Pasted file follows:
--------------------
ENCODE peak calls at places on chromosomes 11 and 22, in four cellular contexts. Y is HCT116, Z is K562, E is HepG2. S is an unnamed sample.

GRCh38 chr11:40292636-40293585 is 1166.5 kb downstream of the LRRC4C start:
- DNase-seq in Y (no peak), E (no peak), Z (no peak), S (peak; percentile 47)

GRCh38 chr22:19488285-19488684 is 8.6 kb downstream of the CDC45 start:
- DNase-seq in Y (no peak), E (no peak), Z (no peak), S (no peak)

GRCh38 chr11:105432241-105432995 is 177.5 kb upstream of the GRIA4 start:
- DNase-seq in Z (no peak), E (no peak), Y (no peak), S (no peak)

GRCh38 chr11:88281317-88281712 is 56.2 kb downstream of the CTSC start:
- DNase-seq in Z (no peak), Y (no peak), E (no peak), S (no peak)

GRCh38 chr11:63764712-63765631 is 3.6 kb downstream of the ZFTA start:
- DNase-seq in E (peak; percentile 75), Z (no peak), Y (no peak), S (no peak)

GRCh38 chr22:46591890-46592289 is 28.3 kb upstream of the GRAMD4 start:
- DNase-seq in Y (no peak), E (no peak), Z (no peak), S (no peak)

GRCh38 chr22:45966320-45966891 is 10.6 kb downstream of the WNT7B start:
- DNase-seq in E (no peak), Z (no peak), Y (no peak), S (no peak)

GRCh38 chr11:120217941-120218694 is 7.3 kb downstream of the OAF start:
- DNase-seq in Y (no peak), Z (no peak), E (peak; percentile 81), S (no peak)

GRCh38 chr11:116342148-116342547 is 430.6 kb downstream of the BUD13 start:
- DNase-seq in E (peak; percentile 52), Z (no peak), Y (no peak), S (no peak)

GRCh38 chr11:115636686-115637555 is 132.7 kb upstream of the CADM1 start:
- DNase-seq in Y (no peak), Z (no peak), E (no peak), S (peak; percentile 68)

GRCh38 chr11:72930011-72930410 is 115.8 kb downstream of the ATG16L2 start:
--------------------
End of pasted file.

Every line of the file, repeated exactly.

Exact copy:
ENCODE peak calls at places on chromosomes 11 and 22, in four cellular contexts. Y is HCT116, Z is K562, E is HepG2. S is an unnamed sample.

GRCh38 chr11:40292636-40293585 is 1166.5 kb downstream of the LRRC4C start:
- DNase-seq in Y (no peak), E (no peak), Z (no peak), S (peak; percentile 47)

GRCh38 chr22:19488285-19488684 is 8.6 kb downstream of the CDC45 start:
- DNase-seq in Y (no peak), E (no peak), Z (no peak), S (no peak)

GRCh38 chr11:105432241-105432995 is 177.5 kb upstream of the GRIA4 start:
- DNase-seq in Z (no peak), E (no peak), Y (no peak), S (no peak)

GRCh38 chr11:88281317-88281712 is 56.2 kb downstream of the CTSC start:
- DNase-seq in Z (no peak), Y (no peak), E (no peak), S (no peak)

GRCh38 chr11:63764712-63765631 is 3.6 kb downstream of the ZFTA start:
- DNase-seq in E (peak; percentile 75), Z (no peak), Y (no peak), S (no peak)

GRCh38 chr22:46591890-46592289 is 28.3 kb upstream of the GRAMD4 start:
- DNase-seq in Y (no peak), E (no peak), Z (no peak), S (no peak)

GRCh38 chr22:45966320-45966891 is 10.6 kb downstream of the WNT7B start:
- DNase-seq in E (no peak), Z (no peak), Y (no peak), S (no peak)

GRCh38 chr11:120217941-120218694 is 7.3 kb downstream of the OAF start:
- DNase-seq in Y (no peak), Z (no peak), E (peak; percentile 81), S (no peak)

GRCh38 chr11:116342148-116342547 is 430.6 kb downstream of the BUD13 start:
- DNase-seq in E (peak; percentile 52), Z (no peak), Y (no peak), S (no peak)

GRCh38 chr11:115636686-115637555 is 132.7 kb upstream of the CADM1 start:
- DNase-seq in Y (no peak), Z (no peak), E (no peak), S (peak; percentile 68)

GRCh38 chr11:72930011-72930410 is 115.8 kb downstream of the ATG16L2 start: